Mexico Welcomes First Mexican Gray Wolf Pups Born in the Wild in Decades

Wolf advocates are celebrating the confirmation of the first documented litter of Mexican gray wolves born in the wild in Mexico since they disappeared nearly three decades ago.

Without giving their exact location, Mexico’s National Commission for Natural Protected Areas confirmed the wolves were sighted in the western Sierra Madre mountains by a team of researchers and that the pups were doing well, according to the AP.

Mexican wolves, also known as lobos, once roamed vast portions of the Southwest and Mexico but were eradicated by the 1900s in the U.S. over conflicts with humans and livestock, while populations in Mexico dropped off. In 1976, they were listed as an endangered species and bi-national recovery efforts began the next year.

Mexico began releasing wolves in 2011, and released the parents last December in the hope they would breed.

“This first litter represents an important step in the recovery program, because these will be individuals that have never had contact with human beings, as wolves bred in captivity inevitably do,” the commission said in a statement.

In the U.S., the Fish and Wildlife Service (FWS) approved the Mexican Wolf Recovery Plan in 1982, which recommended a captive breeding program and supported a goal of maintaining at least 100 wolves in their historic range, but progress since then has been slow and the agency’s lack of action has been criticized by those who want to see a successful recovery for this species.

The first 11 wolves were released in the Blue Range Wolf Recovery Area in Arizona in 1998, but as of this January there were still only 83 in the wild in Arizona and New Mexico. Unfortunately, the few who are out there continue to face threats that range from a lack of genetic diversity, diseases, conflicts with livestock, being killed by humans and hostility from those who don’t want to see them return to their rightful place in the wild.

The FWS has recently proposed changes to its management plan that include both steps that would benefit them, but also changes that will make things worse.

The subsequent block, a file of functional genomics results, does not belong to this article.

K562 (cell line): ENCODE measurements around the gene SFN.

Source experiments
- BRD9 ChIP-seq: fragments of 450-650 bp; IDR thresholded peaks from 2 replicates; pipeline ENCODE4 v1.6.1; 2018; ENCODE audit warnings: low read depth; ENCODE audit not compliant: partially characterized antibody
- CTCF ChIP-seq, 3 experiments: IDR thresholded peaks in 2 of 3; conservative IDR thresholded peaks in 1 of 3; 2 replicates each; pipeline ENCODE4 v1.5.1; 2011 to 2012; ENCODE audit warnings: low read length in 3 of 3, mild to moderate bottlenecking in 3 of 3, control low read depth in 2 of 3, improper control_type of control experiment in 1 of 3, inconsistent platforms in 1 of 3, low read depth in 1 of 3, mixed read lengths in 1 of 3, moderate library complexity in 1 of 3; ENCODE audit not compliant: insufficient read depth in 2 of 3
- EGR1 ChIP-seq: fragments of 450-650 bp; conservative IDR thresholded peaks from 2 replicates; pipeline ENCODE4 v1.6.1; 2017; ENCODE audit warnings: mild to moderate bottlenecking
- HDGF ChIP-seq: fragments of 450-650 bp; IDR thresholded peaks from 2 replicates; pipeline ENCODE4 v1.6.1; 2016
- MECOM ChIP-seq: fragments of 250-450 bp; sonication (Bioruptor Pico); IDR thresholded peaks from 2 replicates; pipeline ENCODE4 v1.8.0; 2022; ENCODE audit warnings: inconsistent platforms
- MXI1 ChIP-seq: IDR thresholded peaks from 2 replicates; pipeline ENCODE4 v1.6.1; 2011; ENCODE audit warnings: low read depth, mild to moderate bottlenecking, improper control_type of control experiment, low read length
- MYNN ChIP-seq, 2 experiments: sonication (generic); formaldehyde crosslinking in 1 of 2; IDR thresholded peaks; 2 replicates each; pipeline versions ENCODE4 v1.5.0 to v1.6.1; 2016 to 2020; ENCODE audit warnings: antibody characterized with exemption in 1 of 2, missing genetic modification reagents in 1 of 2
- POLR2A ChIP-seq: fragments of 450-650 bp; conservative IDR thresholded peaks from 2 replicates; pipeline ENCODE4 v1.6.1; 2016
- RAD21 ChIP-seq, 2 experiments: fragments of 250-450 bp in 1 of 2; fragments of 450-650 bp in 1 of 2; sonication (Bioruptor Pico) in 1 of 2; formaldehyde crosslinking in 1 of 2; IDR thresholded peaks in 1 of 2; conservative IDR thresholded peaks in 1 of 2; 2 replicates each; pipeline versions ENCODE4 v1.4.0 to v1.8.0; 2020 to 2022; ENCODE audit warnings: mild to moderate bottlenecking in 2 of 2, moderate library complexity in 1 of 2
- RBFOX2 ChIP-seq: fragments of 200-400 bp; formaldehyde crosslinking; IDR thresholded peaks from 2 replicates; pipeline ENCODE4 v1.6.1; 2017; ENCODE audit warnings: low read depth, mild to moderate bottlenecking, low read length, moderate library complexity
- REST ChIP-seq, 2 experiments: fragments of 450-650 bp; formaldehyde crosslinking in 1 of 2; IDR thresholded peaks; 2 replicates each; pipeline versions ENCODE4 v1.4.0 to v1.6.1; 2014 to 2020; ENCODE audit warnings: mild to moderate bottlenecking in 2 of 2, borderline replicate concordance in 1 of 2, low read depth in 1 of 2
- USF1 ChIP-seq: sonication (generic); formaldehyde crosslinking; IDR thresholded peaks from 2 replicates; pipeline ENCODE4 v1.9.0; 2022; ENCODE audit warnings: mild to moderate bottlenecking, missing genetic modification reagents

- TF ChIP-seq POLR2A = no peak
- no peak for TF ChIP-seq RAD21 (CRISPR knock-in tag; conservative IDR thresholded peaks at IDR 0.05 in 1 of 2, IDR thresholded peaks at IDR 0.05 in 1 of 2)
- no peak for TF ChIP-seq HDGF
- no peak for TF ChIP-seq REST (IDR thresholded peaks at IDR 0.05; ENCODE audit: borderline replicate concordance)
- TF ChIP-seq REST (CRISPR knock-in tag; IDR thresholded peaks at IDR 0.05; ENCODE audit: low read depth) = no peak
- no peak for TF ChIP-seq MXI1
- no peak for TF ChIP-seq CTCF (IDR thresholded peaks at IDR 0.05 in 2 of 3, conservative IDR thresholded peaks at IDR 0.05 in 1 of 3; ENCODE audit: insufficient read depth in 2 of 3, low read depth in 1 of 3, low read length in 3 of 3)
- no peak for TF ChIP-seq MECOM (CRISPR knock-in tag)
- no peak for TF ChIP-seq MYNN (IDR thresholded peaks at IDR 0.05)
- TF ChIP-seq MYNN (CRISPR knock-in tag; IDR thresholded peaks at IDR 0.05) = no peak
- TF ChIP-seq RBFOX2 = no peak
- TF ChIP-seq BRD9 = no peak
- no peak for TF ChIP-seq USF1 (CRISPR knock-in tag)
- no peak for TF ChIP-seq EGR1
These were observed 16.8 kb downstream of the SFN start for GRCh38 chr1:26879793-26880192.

Advocates for the lobo are urging the agency to immediately release more into the wild, allow them to expand their territory and stop capturing and returning those who wander outside current boundaries and to finish its long overdue recovery plan before it makes any official changes.

They’re also asking the agency to remove the “nonessential” designation from the population in the wild. The FWS claims that even if all the ones in the wild disappeared, it wouldn’t hinder recovery efforts because there are still many in the breeding program, but critics of that statement argue that the survival of those who have experience in the wild is critical to their future survival.

This August, the agency will release its draft Environmental Impact Statement and hold a public comment period, in addition to holding public hearings in both Arizona and New Mexico.

To find out more about the proposal and how you can help support Mexican gray wolf recovery, visit

Photo credit: USFWS


Christine Jones
Christine J3 years ago

Good news. We at Care2 seem to have been campaigning about these wolves for years, so persistence pays off.

Jim Ven
Jim Ven4 years ago

thanks for the article.

Patricia Guilhem
Patricia Guilhem4 years ago

Pétition signée. Pourquoi les hommes détestent ils tant les loups ? En France, les loups sont chassés. Ségolène Royal, la ministre de l' écologie a permis la chasse du loup : c' est une conne, une pouffiasse ( je m' excuse pour la vulgarité, mais je suis en colère ). Nous signons tellement de pétitions pour la protection du loup. Le combat doit continuer partout dans le monde !!! Laissez vivre les loups !!!

Nimue P.

Please keep them safe!

Stella Gambardella
Stella G4 years ago

Spero in bene. Questi meravigliosi animali devono ritornare a riappropriarsi del loro territorio con o senza l'aiuto dell'uomo.

Cathleen K.
Cathleen K4 years ago

The 'ranching culture' is largely the same on both sides of the border. Hopefully, Mexican ranchers will be more reasonable than their American cabrons so these pups stand a chance. The hostility and paranoia on the ground about the reintroduction of wolves in AZ and NM is unbelievable, and I hold little hope of sanity ever winning out after years of talking to people there about wolves.

Donna F.
Donna F4 years ago


Georgina Elizab McAlliste
.4 years ago

Let's hope they ban hunting, in all it's forms,and keep humans out.

Janis K.
Janis K4 years ago

Thanks for sharing.

Deborah W.
Deborah W4 years ago

After all the relocating, culling, relocating again. finallly, a family ie established ... wonder for how long. BUTT OUT and let them live as nature intended, no need for human observation to again crap things up.